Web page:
In an interview with Reuters last month, EU envoy to the Middle East Andreas Reinicke warned that if the latest round of peace talks between Israel and the Palestinians fails, the EU would speed up its plans to slap labels on Jewish-made goods from Judea and Samaria. The hypocrisy behind the labeling crusade is all the more apparent when one considers that no such campaigns are being contemplated for other “disputed territories”. Hence, there is no European demand to label Chinese products made in Tibet, Russian items manufactured in Chechnya or Spanish goods from Catalonia. It seems that only when matters involve the Jewish state do European liberals insist on such measures.

 

This is not merely duplicity, it is discrimination pure and simple. And in the case of Germany, such a stance is especially outrageous, and the government of Angela Merkel should be ashamed of itself for going along with it. Whatever one may think of the peace process and the two-state solution, it should be obvious that treating merchandise and construction differently simply because the person who owns the factory or built the house is a follower of Moses rather than Muhammad is an act of bigotry. And in light of its own ignoble record during the 20th century, Germany and its leaders have a special responsibility to be exceptionally sensitive to such issues, particularly when they relate to Jews. No one is suggesting Germany is planning a second Holocaust, but the country must show greater awareness regarding the painful irony at work here.

In 1936 a board game called “Juden Raus” (“Jews Out”) became popular throughout the Reich. Players would move figures representing Jews toward “collection points” from which they would be deported to the Land of Israel. “If you manage to see off six Jews,” the game instructed, “you’ve won a clear victory”. Sadly, Germany is once again playing a similar game, albeit with one difference. Whereas previously the aim was to send Jews away to Israel, now their goal is to compel us to leave parts of it. But I have a bit of news for Ms. Merkel and her colleagues: no one, especially not Germany, has the right to tell Jews where they can or cannot live. In 1945, the Jewish people crawled out of the ovens of Europe and succeeded in reclaiming our ancestral homeland. Regardless of what Berlin might think or say, we are not about to give any part of it away.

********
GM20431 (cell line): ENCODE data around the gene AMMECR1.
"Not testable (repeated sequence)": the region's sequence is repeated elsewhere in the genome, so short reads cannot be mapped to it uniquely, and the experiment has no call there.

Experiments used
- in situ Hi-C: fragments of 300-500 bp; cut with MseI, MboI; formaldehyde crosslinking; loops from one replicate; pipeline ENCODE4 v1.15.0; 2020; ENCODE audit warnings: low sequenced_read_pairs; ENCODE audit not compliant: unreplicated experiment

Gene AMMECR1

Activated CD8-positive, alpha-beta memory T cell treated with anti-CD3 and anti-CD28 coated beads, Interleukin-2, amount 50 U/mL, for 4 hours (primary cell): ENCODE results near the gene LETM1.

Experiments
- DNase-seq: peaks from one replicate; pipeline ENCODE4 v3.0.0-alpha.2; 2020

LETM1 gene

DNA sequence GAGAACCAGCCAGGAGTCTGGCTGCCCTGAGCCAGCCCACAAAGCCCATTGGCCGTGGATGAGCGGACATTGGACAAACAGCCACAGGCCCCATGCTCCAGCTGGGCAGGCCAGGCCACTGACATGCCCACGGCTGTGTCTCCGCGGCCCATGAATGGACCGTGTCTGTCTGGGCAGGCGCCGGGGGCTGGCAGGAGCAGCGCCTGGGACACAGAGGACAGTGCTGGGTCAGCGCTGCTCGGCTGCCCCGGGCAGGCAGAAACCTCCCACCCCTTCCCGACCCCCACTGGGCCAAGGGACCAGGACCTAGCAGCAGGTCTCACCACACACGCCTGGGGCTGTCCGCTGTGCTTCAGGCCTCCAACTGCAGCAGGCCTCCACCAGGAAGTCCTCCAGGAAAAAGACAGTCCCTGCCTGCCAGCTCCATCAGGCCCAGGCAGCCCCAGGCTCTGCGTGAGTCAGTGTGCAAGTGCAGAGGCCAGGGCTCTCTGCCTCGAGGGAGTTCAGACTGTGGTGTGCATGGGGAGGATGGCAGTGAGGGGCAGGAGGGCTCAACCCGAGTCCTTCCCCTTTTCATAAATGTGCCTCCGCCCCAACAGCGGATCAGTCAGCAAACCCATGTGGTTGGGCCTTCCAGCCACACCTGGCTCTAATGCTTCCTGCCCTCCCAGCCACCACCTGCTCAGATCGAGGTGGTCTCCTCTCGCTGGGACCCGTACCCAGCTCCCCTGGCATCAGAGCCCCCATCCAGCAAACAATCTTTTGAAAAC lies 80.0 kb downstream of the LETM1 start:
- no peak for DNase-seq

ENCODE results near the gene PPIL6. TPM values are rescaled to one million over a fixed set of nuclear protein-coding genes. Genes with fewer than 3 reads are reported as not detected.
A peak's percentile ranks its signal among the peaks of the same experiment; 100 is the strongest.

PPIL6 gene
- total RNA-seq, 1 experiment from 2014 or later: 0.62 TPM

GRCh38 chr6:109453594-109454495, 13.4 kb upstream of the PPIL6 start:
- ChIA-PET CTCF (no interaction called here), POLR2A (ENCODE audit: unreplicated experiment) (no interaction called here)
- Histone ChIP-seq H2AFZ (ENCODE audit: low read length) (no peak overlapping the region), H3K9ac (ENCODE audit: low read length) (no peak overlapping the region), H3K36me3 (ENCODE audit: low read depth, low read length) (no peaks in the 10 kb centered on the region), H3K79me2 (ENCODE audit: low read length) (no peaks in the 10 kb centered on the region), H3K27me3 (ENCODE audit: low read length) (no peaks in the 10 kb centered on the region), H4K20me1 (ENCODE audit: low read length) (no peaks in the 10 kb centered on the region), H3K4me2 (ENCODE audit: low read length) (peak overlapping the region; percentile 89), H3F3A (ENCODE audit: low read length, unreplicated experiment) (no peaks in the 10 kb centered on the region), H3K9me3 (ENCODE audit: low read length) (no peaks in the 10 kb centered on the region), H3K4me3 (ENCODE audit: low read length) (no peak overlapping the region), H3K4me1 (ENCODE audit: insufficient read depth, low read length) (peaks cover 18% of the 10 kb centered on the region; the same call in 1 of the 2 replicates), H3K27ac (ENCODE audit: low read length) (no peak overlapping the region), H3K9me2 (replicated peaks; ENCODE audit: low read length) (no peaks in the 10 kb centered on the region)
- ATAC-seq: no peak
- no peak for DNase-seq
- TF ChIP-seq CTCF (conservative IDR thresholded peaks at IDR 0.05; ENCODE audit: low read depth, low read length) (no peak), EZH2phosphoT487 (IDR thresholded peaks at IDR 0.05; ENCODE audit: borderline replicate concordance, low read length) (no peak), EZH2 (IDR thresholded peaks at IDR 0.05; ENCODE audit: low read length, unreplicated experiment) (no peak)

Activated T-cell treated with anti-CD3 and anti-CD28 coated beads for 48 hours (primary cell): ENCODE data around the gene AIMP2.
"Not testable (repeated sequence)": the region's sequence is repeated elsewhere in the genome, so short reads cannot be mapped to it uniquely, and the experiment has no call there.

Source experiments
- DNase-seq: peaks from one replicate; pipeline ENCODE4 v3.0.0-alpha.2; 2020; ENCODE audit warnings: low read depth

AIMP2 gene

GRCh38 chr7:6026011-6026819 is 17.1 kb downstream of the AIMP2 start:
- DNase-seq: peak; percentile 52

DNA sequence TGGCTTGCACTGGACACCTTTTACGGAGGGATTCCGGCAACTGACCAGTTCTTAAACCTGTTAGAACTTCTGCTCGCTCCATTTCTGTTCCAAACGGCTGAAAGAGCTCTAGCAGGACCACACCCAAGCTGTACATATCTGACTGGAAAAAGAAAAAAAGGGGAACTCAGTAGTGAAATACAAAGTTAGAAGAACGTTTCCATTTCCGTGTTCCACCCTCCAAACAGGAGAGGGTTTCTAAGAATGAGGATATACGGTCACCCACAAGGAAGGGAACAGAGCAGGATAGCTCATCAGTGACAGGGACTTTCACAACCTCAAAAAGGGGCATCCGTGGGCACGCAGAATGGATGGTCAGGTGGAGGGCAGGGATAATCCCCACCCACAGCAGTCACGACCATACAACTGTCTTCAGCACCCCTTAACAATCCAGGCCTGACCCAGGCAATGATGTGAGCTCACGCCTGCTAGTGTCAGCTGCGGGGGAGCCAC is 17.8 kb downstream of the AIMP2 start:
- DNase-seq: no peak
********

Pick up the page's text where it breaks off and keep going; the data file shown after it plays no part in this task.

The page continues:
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BELGIAN LEGISLATOR SAYS ZIONISTS

BANKROLLED THE HOLOCAUST     

 

Tzvi Ben-Gedalyahu                                                                                   Jewish Press, Jan. 30, 2014

 

A Belgian legislator who last year told the Parliament Israel is using Islamic support to overthrow Assad now has taken the podium to charge, “The Holocaust was set up and financed by the pioneers of Zionism.” Intelligent people take these kinds of tantrums as harmless ignorance from a hate-mongering populist, but that is what they said in 1933. So speaking of the Holocaust, Belgium’s Laurent Louis, who has created his own Movement for Liberty and Democracy party after being expelled from the People’s Party, stood up in the Belgian legislator and performed the quenelle, the invention of Dieudonne, the so-called French comedian. The president of Belgium’s parliament condemned Louis’ theatrical hate. “I would like to reinforce my condemnation of these hateful acts,” Andre Flahaut said. The Belgian League against Anti-Semitism, a newly-established watchdog, pledged during its inaugural event to focus much of its activities on Louis — an independent member of the lower house of Belgium’s Federal Parliament. “We do not wish to offer Laurent a podium,” Isaac Franco, the league’s vice president, said earlier this week in Brussels. “But considering the tens of thousands of visitors to his website, we see he represents a threat that needs to be confronted.” Hate mongers who are elected to public office are a danger to the public. Louis has said that Israel was guilty of Nazi crimes against Palestinians, and last year he posed for pictures outside parliament while standing on an Israeli flag. Below is a video, with English sub-titles, of his speech in the Belgian parliament last May when he accused Israel of everything under the sun in order to promote a “Greater Israel.” According to Louis, that does not top at Judea and Samaria. It includes parts of Iraq, Jordan and Jordan. His speech started out with condemnation of Israel for conducting surveillance flights over Lebanon and then connected that with the IDF’s bombing Syrian trying to destabilize the country and use the Arab Spring rebellion to promote Greater Israel.